Once the party dwindled down to about 4 main couples, sitting on the patio, eating pie, the conversation turned from the usual chit chat to the dreaded upcoming elections. The usual overarching Republican tone took control, and I started feeling rather uncomfortable, so I went inside to have some more pie and to get away from the conversation. After I didn’t return, someone asked where I’d gone and my mother, knowing my liberal political leanings, realised that I might have felt uncomfortable, and in true style, mentioned this to everyone by stating “Oh, he’s not a real big fan of the president.” They continued their conversation for a bit, then she came inside and invited me back out, saying the conversation has shifted gears. I came back out and slowly, but surely, the talk turned back to politics. One person mentioned a Democratic candidate for some position, and how the man had “spent several year in Europe,” as though such a thing would be degrading to one’s character. I started getting fidgety again. A few more ignorant remarks were made before the grand coup de grâce came.
“Well, I think that anyone who votes for a Democrat shouldn’t be allowed a temple recommend.”
I was floored. I immediately stood up and went back inside, and waited for everyone to leave before I exploded. For those of you who aren’t familiar, a temple recommend is a slip of paper given by the mormon church that states that the bearer has been deemed worthy to enter the mormon temples and perform the ordinances therein. But more so, a temple recommend is very much a status symbol in mormonism. To put it bluntly, if you don’t have a temple recommend (and assuming you are of the right age and situation to have one), you are presumed to be some sort of sinner, deviant or to be “struggling.” Essentially, you’re looked down upon and thought of as something of an outcast, unless of course you change your ways and “make it back” and get a temple recommend, at which point the people who were looking down upon you pat themselves on the back for a job well done in “activating you.” Now, generally speaking, the main reasons for someone not having a recommend are either tithing related (you aren’t paying up!), sexual in nature (are you touching yourself again, brother? are you touching her again, sister?), or food related (are you drinking again while smoking and… DRINKING COFFEE!!?!!). Now, for someone to say that they think all mormon democrats should be outcast members of the fold, for being a democrat in a church that states publicly that church members should make up their own minds about politics and candidates (despite the fact that they rarely do)… well, that’s like stating that black people are somehow inferior to whites and should thus be denied access to the temple. OH. WAIT.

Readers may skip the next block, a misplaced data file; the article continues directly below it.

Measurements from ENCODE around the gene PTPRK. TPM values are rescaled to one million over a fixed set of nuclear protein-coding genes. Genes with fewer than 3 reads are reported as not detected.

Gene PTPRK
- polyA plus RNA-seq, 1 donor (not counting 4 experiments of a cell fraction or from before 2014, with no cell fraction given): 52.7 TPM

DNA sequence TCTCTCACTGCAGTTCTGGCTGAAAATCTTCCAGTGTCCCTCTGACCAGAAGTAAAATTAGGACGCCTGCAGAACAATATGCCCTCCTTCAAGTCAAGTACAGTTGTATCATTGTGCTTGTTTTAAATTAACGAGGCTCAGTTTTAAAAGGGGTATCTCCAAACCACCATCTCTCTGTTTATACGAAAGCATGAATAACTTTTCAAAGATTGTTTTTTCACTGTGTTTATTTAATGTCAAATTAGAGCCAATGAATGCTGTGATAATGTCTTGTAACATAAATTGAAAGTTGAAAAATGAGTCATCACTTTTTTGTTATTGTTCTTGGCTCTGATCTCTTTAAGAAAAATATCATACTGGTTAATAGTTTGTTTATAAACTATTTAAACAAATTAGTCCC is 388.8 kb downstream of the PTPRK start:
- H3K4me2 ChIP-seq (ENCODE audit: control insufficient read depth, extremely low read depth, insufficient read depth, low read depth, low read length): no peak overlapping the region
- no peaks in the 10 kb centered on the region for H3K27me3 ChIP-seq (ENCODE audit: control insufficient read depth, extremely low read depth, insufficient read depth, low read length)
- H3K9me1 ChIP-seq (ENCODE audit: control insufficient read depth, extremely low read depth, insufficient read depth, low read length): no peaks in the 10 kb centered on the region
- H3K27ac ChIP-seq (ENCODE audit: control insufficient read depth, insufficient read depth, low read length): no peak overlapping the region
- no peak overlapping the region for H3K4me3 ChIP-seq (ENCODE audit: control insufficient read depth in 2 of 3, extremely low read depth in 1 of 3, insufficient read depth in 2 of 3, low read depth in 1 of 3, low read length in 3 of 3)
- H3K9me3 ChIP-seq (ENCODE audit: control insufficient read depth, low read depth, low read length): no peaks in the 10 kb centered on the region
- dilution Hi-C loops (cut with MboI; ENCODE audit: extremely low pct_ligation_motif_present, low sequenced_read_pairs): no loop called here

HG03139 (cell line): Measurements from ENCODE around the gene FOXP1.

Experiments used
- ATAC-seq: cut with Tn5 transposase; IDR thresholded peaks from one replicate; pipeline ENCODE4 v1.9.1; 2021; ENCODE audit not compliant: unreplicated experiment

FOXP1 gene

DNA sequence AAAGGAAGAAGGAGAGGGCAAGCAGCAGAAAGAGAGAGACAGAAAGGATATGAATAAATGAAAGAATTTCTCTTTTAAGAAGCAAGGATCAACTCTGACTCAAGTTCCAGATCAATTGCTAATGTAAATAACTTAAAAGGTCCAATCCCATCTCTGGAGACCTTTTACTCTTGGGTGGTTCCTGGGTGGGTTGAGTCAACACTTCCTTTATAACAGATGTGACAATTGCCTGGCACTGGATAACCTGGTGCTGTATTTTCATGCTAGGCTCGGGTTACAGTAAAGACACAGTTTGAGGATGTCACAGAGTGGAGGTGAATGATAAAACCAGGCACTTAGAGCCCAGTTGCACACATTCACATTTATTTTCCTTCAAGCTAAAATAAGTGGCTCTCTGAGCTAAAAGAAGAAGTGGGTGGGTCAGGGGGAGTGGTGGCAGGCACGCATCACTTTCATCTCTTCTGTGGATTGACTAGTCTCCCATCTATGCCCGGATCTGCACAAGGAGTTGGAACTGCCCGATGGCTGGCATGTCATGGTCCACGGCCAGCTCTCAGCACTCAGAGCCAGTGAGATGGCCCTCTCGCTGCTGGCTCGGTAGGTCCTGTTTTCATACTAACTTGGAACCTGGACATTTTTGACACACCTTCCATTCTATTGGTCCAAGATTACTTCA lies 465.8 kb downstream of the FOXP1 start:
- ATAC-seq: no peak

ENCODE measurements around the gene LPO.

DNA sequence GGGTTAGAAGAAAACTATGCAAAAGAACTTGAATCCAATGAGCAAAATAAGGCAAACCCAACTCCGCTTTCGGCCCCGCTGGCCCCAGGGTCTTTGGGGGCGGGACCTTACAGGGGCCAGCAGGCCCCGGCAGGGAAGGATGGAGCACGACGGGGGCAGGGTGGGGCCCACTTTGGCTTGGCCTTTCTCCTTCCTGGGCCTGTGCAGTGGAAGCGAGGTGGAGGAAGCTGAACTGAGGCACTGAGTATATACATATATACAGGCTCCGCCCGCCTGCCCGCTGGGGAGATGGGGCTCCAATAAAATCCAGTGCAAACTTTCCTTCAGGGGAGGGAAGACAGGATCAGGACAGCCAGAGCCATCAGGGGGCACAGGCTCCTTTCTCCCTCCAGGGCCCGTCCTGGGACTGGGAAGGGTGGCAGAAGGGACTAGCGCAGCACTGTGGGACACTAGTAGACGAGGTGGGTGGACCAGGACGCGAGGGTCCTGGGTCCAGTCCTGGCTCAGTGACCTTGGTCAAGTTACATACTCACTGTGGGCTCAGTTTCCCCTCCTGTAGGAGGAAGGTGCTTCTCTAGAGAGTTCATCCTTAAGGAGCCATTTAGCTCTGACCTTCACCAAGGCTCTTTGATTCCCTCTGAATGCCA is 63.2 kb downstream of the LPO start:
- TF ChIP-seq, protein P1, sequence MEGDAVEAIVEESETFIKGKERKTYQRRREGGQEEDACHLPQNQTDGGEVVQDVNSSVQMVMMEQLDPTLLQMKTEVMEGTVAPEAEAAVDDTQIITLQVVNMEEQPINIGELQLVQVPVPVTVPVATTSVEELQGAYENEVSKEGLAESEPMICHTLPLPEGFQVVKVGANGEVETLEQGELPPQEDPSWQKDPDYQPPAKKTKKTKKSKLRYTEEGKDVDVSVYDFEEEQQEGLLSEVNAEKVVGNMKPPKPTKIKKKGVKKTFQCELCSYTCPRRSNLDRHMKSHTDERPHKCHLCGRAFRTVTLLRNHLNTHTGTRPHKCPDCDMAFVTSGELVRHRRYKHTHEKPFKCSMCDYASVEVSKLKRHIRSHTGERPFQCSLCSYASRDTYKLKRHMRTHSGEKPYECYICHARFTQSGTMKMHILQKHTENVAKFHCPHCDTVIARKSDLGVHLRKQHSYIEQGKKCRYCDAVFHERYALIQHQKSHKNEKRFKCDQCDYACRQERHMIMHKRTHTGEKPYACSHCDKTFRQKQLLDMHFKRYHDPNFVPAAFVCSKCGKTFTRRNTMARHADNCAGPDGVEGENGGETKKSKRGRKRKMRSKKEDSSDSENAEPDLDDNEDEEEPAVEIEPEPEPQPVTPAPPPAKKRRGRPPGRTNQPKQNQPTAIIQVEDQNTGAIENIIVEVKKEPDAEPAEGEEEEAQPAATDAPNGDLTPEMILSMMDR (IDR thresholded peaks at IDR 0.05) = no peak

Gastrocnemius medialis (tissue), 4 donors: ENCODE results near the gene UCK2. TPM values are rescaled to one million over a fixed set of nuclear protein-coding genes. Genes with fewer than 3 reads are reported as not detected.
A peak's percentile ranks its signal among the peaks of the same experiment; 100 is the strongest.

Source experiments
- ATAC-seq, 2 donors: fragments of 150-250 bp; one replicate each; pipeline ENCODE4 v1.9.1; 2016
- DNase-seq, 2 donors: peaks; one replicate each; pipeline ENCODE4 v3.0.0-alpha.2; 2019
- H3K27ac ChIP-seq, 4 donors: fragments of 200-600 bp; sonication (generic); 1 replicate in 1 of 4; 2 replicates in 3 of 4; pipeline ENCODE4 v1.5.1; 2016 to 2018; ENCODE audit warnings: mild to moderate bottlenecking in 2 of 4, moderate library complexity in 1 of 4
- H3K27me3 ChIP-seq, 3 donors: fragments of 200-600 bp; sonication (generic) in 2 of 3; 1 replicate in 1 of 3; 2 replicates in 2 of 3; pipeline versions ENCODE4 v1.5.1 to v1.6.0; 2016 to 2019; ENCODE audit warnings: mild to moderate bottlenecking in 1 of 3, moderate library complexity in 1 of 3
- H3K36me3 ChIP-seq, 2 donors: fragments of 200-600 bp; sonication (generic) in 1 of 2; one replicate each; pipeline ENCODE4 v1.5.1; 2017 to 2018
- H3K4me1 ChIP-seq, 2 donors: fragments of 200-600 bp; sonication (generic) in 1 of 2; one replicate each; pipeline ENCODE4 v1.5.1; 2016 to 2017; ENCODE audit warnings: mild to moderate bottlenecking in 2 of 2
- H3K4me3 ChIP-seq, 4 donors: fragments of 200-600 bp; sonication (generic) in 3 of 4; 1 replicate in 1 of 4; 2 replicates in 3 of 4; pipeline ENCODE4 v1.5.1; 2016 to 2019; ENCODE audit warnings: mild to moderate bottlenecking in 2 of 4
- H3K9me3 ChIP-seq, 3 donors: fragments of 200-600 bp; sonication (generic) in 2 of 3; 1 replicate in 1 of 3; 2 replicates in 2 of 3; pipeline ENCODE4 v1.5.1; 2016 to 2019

Back to the story, I exploded after they all left. I nearly screamed when I questioned the sanity of the owner of the comment. After calming me down, my mother said “Well, yes, she can be very bold in her opinions, but she doesn’t mean any harm by them…” Wow. Talk about giving someone the benefit of the doubt. She had just essentially said that I shouldn’t be allowed to enter what was considered the holiest place in mormondom, and that I was a deviant on par with sex offenders and alcoholics. And my own mother was taking her side. Now, I love my mother absolutely, but it is clear that in this instance, she’d rather side with a nutball republican church member than her own son who just happened to be voting for a democrat.
The social expectations of mormonism are staggering. If you are not perfectly in line with the unspoken undercurrent of social mormonism, expect to feel abjection from the words of people you are supposed to respect. You are expected to feel bad if you miss church, you are obviously misunderstanding the doctrine if you have problems with mormon scripture, you must be subversive if you believe in evolution, and you MUST be a deviant if you vote for anyone but a Republican.